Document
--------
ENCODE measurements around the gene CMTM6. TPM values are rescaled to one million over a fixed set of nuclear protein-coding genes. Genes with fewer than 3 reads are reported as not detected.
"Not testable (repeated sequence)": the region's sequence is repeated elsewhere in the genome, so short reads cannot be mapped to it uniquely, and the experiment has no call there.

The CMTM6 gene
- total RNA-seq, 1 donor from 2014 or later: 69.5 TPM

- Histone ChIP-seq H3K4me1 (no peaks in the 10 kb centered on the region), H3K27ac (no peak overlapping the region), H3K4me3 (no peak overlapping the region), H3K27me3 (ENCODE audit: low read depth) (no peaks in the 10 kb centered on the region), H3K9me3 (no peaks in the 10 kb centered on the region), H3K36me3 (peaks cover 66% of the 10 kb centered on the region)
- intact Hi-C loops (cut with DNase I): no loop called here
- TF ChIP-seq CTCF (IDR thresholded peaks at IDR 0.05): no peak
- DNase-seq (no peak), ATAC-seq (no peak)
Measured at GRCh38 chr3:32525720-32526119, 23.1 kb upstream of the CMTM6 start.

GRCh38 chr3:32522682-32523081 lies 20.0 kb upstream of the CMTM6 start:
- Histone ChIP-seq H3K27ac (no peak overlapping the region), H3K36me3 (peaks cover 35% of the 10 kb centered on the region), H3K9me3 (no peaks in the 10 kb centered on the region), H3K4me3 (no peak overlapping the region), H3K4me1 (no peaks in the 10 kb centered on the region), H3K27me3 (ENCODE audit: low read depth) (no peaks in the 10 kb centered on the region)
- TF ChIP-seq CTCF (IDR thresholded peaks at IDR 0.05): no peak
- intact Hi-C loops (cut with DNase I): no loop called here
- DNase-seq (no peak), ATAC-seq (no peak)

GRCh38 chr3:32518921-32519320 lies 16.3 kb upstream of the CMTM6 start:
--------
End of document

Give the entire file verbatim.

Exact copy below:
ENCODE measurements around the gene CMTM6. TPM values are rescaled to one million over a fixed set of nuclear protein-coding genes. Genes with fewer than 3 reads are reported as not detected.
"Not testable (repeated sequence)": the region's sequence is repeated elsewhere in the genome, so short reads cannot be mapped to it uniquely, and the experiment has no call there.

The CMTM6 gene
- total RNA-seq, 1 donor from 2014 or later: 69.5 TPM

- Histone ChIP-seq H3K4me1 (no peaks in the 10 kb centered on the region), H3K27ac (no peak overlapping the region), H3K4me3 (no peak overlapping the region), H3K27me3 (ENCODE audit: low read depth) (no peaks in the 10 kb centered on the region), H3K9me3 (no peaks in the 10 kb centered on the region), H3K36me3 (peaks cover 66% of the 10 kb centered on the region)
- intact Hi-C loops (cut with DNase I): no loop called here
- TF ChIP-seq CTCF (IDR thresholded peaks at IDR 0.05): no peak
- DNase-seq (no peak), ATAC-seq (no peak)
Measured at GRCh38 chr3:32525720-32526119, 23.1 kb upstream of the CMTM6 start.

GRCh38 chr3:32522682-32523081 lies 20.0 kb upstream of the CMTM6 start:
- Histone ChIP-seq H3K27ac (no peak overlapping the region), H3K36me3 (peaks cover 35% of the 10 kb centered on the region), H3K9me3 (no peaks in the 10 kb centered on the region), H3K4me3 (no peak overlapping the region), H3K4me1 (no peaks in the 10 kb centered on the region), H3K27me3 (ENCODE audit: low read depth) (no peaks in the 10 kb centered on the region)
- TF ChIP-seq CTCF (IDR thresholded peaks at IDR 0.05): no peak
- intact Hi-C loops (cut with DNase I): no loop called here
- DNase-seq (no peak), ATAC-seq (no peak)

GRCh38 chr3:32518921-32519320 lies 16.3 kb upstream of the CMTM6 start: